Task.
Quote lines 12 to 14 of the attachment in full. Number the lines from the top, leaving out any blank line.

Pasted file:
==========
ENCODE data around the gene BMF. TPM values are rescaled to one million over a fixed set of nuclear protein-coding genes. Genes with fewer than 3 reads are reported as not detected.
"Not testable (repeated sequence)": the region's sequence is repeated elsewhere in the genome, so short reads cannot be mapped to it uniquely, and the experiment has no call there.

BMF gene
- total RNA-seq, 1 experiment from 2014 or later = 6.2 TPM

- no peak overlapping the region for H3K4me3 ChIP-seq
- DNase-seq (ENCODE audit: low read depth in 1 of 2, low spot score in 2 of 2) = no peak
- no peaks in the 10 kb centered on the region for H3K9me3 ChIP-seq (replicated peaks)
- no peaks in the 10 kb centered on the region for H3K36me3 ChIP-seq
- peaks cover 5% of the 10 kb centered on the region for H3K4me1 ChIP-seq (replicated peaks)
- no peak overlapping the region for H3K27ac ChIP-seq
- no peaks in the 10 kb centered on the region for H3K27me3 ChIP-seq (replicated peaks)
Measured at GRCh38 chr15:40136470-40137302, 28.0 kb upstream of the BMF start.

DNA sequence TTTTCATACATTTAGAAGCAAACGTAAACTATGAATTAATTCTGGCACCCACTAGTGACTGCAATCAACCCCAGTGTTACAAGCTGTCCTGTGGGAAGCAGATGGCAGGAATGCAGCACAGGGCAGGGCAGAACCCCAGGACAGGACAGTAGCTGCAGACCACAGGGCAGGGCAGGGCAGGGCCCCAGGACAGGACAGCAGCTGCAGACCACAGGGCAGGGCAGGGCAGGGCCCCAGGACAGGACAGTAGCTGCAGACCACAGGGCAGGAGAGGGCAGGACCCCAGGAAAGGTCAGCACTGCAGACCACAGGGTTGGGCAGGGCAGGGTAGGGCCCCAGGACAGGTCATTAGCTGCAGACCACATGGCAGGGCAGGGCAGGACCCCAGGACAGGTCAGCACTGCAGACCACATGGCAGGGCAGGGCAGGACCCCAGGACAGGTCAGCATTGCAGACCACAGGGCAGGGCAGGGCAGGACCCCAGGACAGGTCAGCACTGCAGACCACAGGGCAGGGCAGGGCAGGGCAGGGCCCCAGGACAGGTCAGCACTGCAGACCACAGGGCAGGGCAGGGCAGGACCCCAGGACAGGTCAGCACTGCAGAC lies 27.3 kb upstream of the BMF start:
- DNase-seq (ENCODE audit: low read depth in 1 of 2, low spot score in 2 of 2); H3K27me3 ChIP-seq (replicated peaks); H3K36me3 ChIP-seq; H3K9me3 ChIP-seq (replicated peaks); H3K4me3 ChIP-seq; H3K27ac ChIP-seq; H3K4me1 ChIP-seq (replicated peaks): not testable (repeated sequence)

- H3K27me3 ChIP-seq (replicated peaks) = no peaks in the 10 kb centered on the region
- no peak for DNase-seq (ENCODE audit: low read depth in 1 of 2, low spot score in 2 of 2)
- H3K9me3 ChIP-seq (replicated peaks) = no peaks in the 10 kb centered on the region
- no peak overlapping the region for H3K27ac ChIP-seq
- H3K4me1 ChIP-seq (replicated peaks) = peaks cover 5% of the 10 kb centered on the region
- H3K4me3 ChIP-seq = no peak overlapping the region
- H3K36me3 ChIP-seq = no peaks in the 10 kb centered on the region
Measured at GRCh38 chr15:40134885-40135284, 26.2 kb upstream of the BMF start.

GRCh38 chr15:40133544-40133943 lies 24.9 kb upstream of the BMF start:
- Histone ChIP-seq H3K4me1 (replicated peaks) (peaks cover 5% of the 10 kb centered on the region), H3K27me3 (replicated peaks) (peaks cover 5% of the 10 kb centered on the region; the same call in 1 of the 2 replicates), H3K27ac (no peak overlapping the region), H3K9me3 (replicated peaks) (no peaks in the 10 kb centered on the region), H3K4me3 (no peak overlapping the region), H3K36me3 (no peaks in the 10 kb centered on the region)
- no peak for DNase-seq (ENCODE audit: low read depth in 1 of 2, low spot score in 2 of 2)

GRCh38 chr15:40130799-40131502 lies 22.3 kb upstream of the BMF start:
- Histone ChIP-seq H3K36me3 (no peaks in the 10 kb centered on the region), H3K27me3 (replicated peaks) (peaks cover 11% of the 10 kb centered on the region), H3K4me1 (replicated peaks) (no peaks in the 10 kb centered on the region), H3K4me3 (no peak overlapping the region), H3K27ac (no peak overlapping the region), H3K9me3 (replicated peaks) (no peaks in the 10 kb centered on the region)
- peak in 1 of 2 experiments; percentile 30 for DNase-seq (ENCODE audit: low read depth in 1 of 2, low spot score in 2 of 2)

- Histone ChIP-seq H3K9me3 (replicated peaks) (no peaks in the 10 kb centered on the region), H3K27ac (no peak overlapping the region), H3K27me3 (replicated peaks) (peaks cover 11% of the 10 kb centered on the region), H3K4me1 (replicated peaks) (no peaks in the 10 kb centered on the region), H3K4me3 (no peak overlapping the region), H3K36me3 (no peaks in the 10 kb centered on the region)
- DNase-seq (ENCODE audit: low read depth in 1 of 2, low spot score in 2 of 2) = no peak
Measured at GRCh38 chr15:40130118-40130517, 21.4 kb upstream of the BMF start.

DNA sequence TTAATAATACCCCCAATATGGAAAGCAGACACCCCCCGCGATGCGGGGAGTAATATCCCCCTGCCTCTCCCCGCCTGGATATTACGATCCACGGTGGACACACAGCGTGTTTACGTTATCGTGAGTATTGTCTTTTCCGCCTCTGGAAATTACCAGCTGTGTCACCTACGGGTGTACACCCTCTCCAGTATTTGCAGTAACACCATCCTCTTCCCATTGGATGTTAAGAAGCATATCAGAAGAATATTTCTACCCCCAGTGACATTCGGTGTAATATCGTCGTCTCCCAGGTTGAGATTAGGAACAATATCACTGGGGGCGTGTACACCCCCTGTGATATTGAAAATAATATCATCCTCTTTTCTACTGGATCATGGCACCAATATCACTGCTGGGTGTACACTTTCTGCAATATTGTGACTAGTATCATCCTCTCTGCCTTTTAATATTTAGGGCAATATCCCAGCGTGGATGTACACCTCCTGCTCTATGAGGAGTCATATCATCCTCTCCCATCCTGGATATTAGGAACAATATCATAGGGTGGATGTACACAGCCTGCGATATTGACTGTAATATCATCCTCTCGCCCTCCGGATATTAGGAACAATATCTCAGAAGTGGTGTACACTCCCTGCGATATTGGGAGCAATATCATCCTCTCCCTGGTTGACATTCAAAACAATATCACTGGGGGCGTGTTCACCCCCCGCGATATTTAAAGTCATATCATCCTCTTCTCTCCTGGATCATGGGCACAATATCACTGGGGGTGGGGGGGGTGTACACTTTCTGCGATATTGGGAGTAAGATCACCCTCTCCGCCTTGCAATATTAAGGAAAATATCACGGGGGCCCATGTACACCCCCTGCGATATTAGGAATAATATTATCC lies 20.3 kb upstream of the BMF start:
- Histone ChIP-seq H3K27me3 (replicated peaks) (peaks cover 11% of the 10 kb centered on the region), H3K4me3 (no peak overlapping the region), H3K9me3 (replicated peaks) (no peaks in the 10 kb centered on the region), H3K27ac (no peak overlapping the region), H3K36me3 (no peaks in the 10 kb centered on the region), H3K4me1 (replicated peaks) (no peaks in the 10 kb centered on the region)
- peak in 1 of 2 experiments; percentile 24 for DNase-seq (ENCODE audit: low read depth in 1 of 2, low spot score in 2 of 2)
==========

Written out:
Measured at GRCh38 chr15:40136470-40137302, 28.0 kb upstream of the BMF start.

DNA sequence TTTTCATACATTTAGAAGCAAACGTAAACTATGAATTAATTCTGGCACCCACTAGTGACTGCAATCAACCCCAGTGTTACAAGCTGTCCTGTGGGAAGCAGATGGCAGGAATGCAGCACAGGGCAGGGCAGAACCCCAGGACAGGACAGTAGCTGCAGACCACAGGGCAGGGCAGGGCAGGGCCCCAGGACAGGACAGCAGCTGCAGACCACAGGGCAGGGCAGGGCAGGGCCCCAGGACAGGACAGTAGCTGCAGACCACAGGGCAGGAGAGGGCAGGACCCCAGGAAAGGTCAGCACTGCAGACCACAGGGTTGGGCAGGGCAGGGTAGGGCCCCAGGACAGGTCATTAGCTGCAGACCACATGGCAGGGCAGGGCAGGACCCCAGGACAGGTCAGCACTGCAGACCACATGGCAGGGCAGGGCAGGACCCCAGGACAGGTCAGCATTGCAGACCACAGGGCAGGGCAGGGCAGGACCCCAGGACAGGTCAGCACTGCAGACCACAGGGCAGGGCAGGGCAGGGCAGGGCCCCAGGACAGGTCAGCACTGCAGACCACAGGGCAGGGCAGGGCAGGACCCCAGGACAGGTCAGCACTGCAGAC lies 27.3 kb upstream of the BMF start:
- DNase-seq (ENCODE audit: low read depth in 1 of 2, low spot score in 2 of 2); H3K27me3 ChIP-seq (replicated peaks); H3K36me3 ChIP-seq; H3K9me3 ChIP-seq (replicated peaks); H3K4me3 ChIP-seq; H3K27ac ChIP-seq; H3K4me1 ChIP-seq (replicated peaks): not testable (repeated sequence)